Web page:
Unreasonable delay can defeat an application for an interim injunction to enforce a restrictive covenant even if the individual has not yet started working at a competitor. However, the delay does not disentitle the original employer to a speedy trial.

In Jump Trading International v Couture, the High Court held that there was a serious issue to be tried as to whether an unusual non-compete covenant was enforceable, but refused an interim injunction due to the unreasonable delay.  The covenant provided that the employer could specify the duration, up to a maximum of 12 months, by giving notice of this within 20 days of termination. Mr Couture had given 12 months’ notice of resignation in March 2022;  Jump immediately put him on garden leave and notified him that it was imposing a 12 month non-compete restriction at the end of the garden leave period.  Mr Couture’s prospective new employer, Veriton, obtained legal advice that the covenant was unenforceable and in July Mr Couture informed Jump of his intentions to move there at the end of his garden leave.  Without prejudice negotiations to try and resolve the dispute lasted until November 2022 when Mr Couture made clear that he intended to join Veriton in April 2023 but would be spending a minimum of 12 months writing software (and so would not be trading in competition with Jump).

Jump only took action to try and enforce the covenant four months later, in April; it had no explanation for this delay and the Court held this was sufficient reason to refuse interim relief.  The Court noted that, had Jump issued proceedings sooner, it was likely that the matter could have been resolved by exercising the arbitration clause in the contract or by an expedited trial before Mr Couture started work at the competitor, without the need for interim relief.  In refusing permission to appeal this decision, the Court of Appeal rejected the contention that prior unreasonable delay should not deprive a party of interim relief as long as the proceedings were issued before the employee started the new job and a speedy trial could be arranged.  The judge had been entitled to find that the delay was unreasonable and made it unjust to grant interim relief.  This was not affected by Jump’s offer to pay the other side’s costs of the interim hearing and Jump had “greatly overpitched” the impact on its business of allowing Mr Couture to start work, given he had already served 12 months’ garden leave. On the other hand, the Court of Appeal did not feel the delay should disentitle Jump to a speedy trial, refusing leave to appeal this part of the decision too.  Regardless of whether interim relief is ordered, there will almost always be a ‘real urgency’ justifying a speedy trial where the case concerns a time-limited restrictive covenant.  The immediate harm caused to Jump by Mr Couture starting work for Veriton did not mean there was no further harm done by Mr Couture continuing to work there throughout the period of the covenant.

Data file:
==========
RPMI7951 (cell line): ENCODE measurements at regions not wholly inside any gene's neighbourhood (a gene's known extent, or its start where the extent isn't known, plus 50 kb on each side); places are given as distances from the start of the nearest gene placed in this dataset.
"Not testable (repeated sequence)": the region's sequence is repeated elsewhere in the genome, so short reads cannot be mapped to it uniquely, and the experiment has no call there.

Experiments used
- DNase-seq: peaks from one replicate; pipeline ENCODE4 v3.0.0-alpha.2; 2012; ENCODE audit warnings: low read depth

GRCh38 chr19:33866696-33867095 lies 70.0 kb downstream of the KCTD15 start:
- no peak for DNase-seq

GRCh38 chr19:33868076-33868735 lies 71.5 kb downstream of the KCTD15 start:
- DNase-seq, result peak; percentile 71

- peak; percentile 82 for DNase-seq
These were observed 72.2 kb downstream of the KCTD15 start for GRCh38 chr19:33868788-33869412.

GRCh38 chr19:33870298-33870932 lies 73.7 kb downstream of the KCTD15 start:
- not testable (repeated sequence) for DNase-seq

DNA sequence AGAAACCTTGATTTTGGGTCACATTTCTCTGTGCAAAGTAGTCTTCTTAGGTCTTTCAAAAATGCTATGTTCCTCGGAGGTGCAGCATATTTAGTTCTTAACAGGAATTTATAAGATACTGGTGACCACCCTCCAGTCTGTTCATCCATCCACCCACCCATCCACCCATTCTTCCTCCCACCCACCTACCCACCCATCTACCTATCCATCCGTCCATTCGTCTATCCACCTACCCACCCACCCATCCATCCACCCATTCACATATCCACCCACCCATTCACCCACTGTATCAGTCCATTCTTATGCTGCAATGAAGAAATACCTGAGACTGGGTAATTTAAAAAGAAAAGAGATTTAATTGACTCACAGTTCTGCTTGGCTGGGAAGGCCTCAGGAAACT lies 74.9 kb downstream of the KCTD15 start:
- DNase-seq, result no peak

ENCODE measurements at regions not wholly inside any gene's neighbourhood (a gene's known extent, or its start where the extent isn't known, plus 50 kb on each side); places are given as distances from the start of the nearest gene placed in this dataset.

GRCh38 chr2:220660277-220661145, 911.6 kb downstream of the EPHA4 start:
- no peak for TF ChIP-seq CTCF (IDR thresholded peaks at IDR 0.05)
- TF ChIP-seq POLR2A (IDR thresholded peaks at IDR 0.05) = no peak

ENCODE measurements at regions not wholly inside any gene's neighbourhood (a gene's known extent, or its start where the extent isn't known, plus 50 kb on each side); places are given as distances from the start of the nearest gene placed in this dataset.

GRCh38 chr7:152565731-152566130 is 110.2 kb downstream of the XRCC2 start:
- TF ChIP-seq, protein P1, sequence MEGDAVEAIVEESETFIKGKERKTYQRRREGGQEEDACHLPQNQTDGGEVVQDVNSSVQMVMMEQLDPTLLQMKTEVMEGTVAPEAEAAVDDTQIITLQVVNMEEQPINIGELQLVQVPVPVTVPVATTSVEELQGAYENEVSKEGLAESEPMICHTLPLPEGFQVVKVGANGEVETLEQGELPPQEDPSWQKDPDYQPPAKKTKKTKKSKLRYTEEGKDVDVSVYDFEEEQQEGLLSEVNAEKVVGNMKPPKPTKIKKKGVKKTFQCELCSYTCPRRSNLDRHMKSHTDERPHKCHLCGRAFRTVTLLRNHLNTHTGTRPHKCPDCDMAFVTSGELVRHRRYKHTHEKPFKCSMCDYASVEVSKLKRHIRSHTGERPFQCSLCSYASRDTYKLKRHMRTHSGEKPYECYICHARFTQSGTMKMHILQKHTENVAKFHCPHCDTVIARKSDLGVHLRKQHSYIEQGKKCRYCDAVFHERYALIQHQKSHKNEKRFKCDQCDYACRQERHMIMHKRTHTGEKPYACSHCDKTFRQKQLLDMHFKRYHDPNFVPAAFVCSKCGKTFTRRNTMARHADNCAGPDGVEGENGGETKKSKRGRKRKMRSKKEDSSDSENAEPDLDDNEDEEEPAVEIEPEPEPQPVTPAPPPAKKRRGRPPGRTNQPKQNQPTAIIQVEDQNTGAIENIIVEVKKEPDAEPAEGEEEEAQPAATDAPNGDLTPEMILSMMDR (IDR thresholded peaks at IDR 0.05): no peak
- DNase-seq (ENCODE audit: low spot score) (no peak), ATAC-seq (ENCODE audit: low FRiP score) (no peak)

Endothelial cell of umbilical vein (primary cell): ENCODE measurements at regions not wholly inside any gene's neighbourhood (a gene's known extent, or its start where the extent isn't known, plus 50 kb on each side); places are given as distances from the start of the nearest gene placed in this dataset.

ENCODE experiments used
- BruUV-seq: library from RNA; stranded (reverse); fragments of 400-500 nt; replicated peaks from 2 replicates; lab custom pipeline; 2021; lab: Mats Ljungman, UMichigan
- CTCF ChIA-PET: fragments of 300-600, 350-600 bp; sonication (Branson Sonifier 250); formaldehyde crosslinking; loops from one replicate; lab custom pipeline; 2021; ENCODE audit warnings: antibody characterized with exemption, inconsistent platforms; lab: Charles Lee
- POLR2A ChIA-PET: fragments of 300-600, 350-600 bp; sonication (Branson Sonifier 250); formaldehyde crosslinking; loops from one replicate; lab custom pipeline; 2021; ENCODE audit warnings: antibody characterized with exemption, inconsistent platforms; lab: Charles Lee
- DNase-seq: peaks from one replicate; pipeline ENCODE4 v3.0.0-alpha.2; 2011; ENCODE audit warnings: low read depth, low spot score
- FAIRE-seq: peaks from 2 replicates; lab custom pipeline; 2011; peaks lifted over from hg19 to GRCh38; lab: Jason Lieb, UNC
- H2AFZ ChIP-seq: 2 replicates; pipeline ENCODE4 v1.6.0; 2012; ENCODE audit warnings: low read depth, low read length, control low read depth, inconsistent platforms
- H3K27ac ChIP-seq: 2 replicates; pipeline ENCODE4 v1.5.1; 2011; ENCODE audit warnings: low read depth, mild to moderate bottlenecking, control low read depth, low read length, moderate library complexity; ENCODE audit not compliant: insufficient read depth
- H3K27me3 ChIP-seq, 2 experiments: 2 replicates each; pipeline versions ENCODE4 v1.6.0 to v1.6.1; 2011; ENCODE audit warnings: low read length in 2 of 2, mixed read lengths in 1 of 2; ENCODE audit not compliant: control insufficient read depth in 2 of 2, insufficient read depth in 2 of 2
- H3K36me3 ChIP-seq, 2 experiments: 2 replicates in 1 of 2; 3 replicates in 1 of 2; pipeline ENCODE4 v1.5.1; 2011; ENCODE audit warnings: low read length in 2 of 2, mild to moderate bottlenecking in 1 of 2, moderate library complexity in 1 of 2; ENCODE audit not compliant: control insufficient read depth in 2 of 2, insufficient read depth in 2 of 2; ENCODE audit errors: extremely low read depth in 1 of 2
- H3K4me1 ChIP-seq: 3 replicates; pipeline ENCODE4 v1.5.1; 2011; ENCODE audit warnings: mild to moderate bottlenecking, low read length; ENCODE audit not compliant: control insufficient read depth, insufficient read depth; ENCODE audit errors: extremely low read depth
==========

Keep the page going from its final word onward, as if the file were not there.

The Court held that there was no serious issue to be tried in relation to the claim against Veriton for inducing breach of contract.  Veriton had acted on legal advice that the covenant was probably unenforceable and, following the Supreme Court decision in Allen v Dodd & Co (see here), this was sufficient to defeat the claim.

The most unusual part of the case was the drafting of the covenant itself.  At this stage Jump only had to establish that there was a “serious question to be tried” as to its enforceability.  This is a low bar, which the Court held to be satisfied.  Couture and Veriton had argued that the uncertainty in the duration rendered it clearly unenforceable, referring to caselaw establishing that “cascading clauses”, where there are two or more similar restrictions of differing severity, have been held to be unenforceable for uncertainty because the employee cannot know which, if any, will be binding without a court decision.  The High Court considered that it was at least arguable that the clause here could be distinguished from cascading clause cases because the clause itself provided a means for resolving the uncertainty – the employee knew there was a maximum period of 12 months at the time the contract was entered into, and would know the actual duration once the employer had made an election after termination.  Although there was uncertainty at the time of signing the contract as the employee would not know the period until after resigning, in these “murky and unchartered waters” the court could not say that there was no serious issue to be tried.  There were also potential legal issues about whether the length of the clause should be assessed in light of the actual or potential period of garden leave and whether the lengthy period and scope could be justified on the facts.  It will be interesting to see how the Court charts these waters if the case goes to full trial.

Anna Henderson
Anna Henderson
Professional Support Consultant, London